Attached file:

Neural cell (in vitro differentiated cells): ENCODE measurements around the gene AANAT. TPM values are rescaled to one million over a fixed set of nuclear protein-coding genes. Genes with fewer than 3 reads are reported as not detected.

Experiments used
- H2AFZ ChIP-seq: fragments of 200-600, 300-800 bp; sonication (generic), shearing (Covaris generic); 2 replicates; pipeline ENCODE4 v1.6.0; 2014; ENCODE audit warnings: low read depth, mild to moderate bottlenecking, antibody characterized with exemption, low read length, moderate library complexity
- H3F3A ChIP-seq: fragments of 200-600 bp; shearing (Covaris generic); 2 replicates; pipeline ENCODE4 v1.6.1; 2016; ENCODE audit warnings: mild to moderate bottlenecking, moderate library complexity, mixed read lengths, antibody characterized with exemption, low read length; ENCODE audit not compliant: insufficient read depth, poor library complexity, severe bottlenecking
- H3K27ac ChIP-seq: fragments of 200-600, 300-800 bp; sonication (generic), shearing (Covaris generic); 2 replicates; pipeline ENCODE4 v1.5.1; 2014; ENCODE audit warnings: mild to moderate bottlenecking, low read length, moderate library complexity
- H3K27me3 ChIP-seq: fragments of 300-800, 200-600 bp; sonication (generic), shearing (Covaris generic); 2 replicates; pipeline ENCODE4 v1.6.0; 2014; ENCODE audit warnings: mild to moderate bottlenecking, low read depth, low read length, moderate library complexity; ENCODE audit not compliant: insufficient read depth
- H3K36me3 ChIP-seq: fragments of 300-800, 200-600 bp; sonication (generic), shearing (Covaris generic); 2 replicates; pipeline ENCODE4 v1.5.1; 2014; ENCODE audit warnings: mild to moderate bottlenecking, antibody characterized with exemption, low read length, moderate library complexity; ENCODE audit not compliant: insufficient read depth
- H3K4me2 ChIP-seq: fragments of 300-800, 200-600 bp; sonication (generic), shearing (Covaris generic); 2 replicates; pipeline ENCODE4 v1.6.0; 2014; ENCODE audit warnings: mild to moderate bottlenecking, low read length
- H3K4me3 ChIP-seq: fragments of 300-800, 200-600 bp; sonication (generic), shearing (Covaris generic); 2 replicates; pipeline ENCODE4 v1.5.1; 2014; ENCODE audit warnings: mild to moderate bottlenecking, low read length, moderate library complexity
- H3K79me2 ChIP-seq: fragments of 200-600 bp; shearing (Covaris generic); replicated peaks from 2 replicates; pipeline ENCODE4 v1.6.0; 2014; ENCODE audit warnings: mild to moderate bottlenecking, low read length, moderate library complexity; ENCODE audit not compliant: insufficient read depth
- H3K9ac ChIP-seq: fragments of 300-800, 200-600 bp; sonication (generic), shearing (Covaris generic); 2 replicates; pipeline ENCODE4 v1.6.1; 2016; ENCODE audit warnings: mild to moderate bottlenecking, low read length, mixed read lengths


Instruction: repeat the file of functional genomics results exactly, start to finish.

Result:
Neural cell (in vitro differentiated cells): ENCODE measurements around the gene AANAT. TPM values are rescaled to one million over a fixed set of nuclear protein-coding genes. Genes with fewer than 3 reads are reported as not detected.

Experiments used
- H2AFZ ChIP-seq: fragments of 200-600, 300-800 bp; sonication (generic), shearing (Covaris generic); 2 replicates; pipeline ENCODE4 v1.6.0; 2014; ENCODE audit warnings: low read depth, mild to moderate bottlenecking, antibody characterized with exemption, low read length, moderate library complexity
- H3F3A ChIP-seq: fragments of 200-600 bp; shearing (Covaris generic); 2 replicates; pipeline ENCODE4 v1.6.1; 2016; ENCODE audit warnings: mild to moderate bottlenecking, moderate library complexity, mixed read lengths, antibody characterized with exemption, low read length; ENCODE audit not compliant: insufficient read depth, poor library complexity, severe bottlenecking
- H3K27ac ChIP-seq: fragments of 200-600, 300-800 bp; sonication (generic), shearing (Covaris generic); 2 replicates; pipeline ENCODE4 v1.5.1; 2014; ENCODE audit warnings: mild to moderate bottlenecking, low read length, moderate library complexity
- H3K27me3 ChIP-seq: fragments of 300-800, 200-600 bp; sonication (generic), shearing (Covaris generic); 2 replicates; pipeline ENCODE4 v1.6.0; 2014; ENCODE audit warnings: mild to moderate bottlenecking, low read depth, low read length, moderate library complexity; ENCODE audit not compliant: insufficient read depth
- H3K36me3 ChIP-seq: fragments of 300-800, 200-600 bp; sonication (generic), shearing (Covaris generic); 2 replicates; pipeline ENCODE4 v1.5.1; 2014; ENCODE audit warnings: mild to moderate bottlenecking, antibody characterized with exemption, low read length, moderate library complexity; ENCODE audit not compliant: insufficient read depth
- H3K4me2 ChIP-seq: fragments of 300-800, 200-600 bp; sonication (generic), shearing (Covaris generic); 2 replicates; pipeline ENCODE4 v1.6.0; 2014; ENCODE audit warnings: mild to moderate bottlenecking, low read length
- H3K4me3 ChIP-seq: fragments of 300-800, 200-600 bp; sonication (generic), shearing (Covaris generic); 2 replicates; pipeline ENCODE4 v1.5.1; 2014; ENCODE audit warnings: mild to moderate bottlenecking, low read length, moderate library complexity
- H3K79me2 ChIP-seq: fragments of 200-600 bp; shearing (Covaris generic); replicated peaks from 2 replicates; pipeline ENCODE4 v1.6.0; 2014; ENCODE audit warnings: mild to moderate bottlenecking, low read length, moderate library complexity; ENCODE audit not compliant: insufficient read depth
- H3K9ac ChIP-seq: fragments of 300-800, 200-600 bp; sonication (generic), shearing (Covaris generic); 2 replicates; pipeline ENCODE4 v1.6.1; 2016; ENCODE audit warnings: mild to moderate bottlenecking, low read length, mixed read lengths